- Doctors & Departments
- Conditions & Advice
- Your Visit
- Research & Innovation
Pectus excavatum, also known as “funnel chest” or “sunken chest,” is a chest wall disorder. Children with this condition have a chest that caves into the body instead of curving out. This is a condition that kids can be born with, but it often does not develop until children go through their adolescent growth spurt. Pectus excavatum varies greatly in severity.
How is pectus excavatum treated?
Mild cases of pectus excavatum usually do not need surgery, and more serious cases can be treated through surgery when children reach an appropriate age. Learn more about the minimally-invasive Nuss procedure.
There is no known cause of pectus excavatum, however it develops when the rib bones and cartilage that make up the anterior chest wall develop abnormally. Due to extra cartilage growth during development, the sternum gets progressively pushed inward resulting in a caved- in chest.
Who gets pectus excavatum?
Chest wall deformities cannot be prevented and are a relatively common abnormality during development. Pectus excavatum is much more common in boys than girls. Families affected by chest wall deformities often have more than one person with pectus excavatum.
University of Colorado Hospital on Anschutz Medical Campus treats patients with chest wall deformities over the age of 19.
Pediatric Surgery at Children’s Hospital Colorado cares for babies, kids and teens with chest wall deformities.
Many people with pectus excavatum only experience the physical appearance differences of a sunken chest. However, due to the sunken or concave chest, this condition can impact the underlying function of the heart and lungs. Some people experience:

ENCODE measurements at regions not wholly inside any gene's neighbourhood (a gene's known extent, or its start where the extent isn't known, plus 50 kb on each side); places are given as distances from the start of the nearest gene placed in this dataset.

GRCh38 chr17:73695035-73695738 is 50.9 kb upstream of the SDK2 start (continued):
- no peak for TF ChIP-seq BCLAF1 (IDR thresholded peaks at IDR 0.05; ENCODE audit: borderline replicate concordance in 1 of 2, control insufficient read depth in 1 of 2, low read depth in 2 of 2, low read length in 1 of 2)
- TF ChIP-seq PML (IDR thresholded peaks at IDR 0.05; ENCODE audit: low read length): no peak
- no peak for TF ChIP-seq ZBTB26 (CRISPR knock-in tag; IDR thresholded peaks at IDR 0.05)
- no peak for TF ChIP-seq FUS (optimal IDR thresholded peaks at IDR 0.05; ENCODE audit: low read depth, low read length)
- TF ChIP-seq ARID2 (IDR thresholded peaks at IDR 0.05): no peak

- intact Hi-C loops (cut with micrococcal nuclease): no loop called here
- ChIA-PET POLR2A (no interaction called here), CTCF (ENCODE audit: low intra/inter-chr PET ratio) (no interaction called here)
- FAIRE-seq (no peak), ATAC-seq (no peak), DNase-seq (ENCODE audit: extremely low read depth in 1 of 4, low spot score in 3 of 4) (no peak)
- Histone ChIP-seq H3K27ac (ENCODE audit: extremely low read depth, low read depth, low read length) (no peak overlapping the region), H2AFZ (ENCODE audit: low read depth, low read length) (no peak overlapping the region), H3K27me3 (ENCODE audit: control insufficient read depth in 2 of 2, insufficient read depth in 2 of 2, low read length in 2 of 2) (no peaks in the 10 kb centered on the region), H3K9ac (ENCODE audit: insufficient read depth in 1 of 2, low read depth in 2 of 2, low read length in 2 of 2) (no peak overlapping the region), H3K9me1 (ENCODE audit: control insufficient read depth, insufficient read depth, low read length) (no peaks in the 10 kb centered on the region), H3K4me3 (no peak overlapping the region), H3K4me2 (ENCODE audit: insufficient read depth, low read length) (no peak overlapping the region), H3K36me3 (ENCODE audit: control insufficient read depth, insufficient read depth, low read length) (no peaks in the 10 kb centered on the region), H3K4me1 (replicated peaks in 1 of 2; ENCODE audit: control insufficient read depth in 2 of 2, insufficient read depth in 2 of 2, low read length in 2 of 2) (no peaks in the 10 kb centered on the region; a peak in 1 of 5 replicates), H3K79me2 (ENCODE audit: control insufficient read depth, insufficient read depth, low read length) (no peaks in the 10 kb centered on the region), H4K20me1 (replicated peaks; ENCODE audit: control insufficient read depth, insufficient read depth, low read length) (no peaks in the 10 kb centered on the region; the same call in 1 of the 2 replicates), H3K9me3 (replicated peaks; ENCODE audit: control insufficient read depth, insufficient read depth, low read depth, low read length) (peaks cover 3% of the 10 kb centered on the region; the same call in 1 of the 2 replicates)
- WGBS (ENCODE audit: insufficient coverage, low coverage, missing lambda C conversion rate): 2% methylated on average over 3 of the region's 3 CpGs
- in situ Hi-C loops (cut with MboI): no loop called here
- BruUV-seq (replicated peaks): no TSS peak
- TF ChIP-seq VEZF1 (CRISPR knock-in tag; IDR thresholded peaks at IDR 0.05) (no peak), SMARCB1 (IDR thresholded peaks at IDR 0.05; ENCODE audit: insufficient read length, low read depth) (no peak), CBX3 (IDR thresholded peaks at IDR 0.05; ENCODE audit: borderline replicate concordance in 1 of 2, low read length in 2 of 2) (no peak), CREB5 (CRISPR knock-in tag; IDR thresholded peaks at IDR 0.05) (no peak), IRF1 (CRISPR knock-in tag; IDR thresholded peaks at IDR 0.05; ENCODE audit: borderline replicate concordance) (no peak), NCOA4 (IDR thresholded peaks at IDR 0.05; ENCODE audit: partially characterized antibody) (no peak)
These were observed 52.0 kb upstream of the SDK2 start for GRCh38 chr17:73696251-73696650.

The above symptoms are often made worse with or exacerbated by activity.
As children with pectus excavatum grow, the indent in the chest often continues to worsen without treatment.
The impact of a concave chest on self-confidence and social activities
The differences in physical appearance from pectus excavatum (a concave chest) can cause low self-esteem and decreased social interactions.
If a child, teen or adult does not get treated for this condition, he or she may also continue to limit participation in physical activities like sports and exercise due to heart and lung complications.
When you visit Children’s Hospital Colorado for pectus excavatum, you will meet with a care team that includes a pediatric surgeon who specializes in this condition. The care team will record your child’s medical history and complete a physical evaluation of his or her sunken chest wall. In addition, the care team may also choose to run one or more of the below tests:
Mild cases of pectus excavatum usually do not need surgery, however if recommended by your doctor, pectus excavatum can be treated with surgery. Children who are bothered by the physical appearance of a sunken chest or who have more serious depression that interferes with breathing or heart function usually need to have an operation to elevate the sternum and create a more normal or “neutral” appearance of the chest wall. The goal of surgery is to repair the chest deformity and increase the performance of the heart and lungs.
The optimal age for pectus excavatum surgery is between 12 and 17 years of age because younger patients tend to recover quicker from the procedure and obtain benefits sooner during their growth. In some severe cases, the repair may be done sooner. It can be done in older patients as well.
The Nuss procedure is a minimally-invasive surgery that realigns the depressed sternum (“funnel chest”) with the rest of the chest wall. A specially designed metal bar is inserted into the chest beneath the ribs and sternum to raise them into a more normal position. The procedure provides improved heart and lung function as well as the psychological benefits of increased self-esteem.
The bar is typically left in place for approximately two to three years to allow the bones and cartilage to become fixed in place and mature to decrease the risk of recurrence. At that time your child will be scheduled for surgery to have the bar removed. This is usually done as a “day” surgery, so no overnight stay is required.
Our pediatric care team is one of the most experienced teams in the Rocky Mountain Region specializing in chest wall deformity treatment. Patients and families are supported by a team of experts dedicated to caring for kids and teens before, during and after surgery including:
Learn more about Pediatric Surgery at Children’s Colorado.
Pediatric General Surgery
Admin Fax: 720-777-7271
Certified Pediatric Nurse Practitioner
Certified Pediatric Nurse Practitioner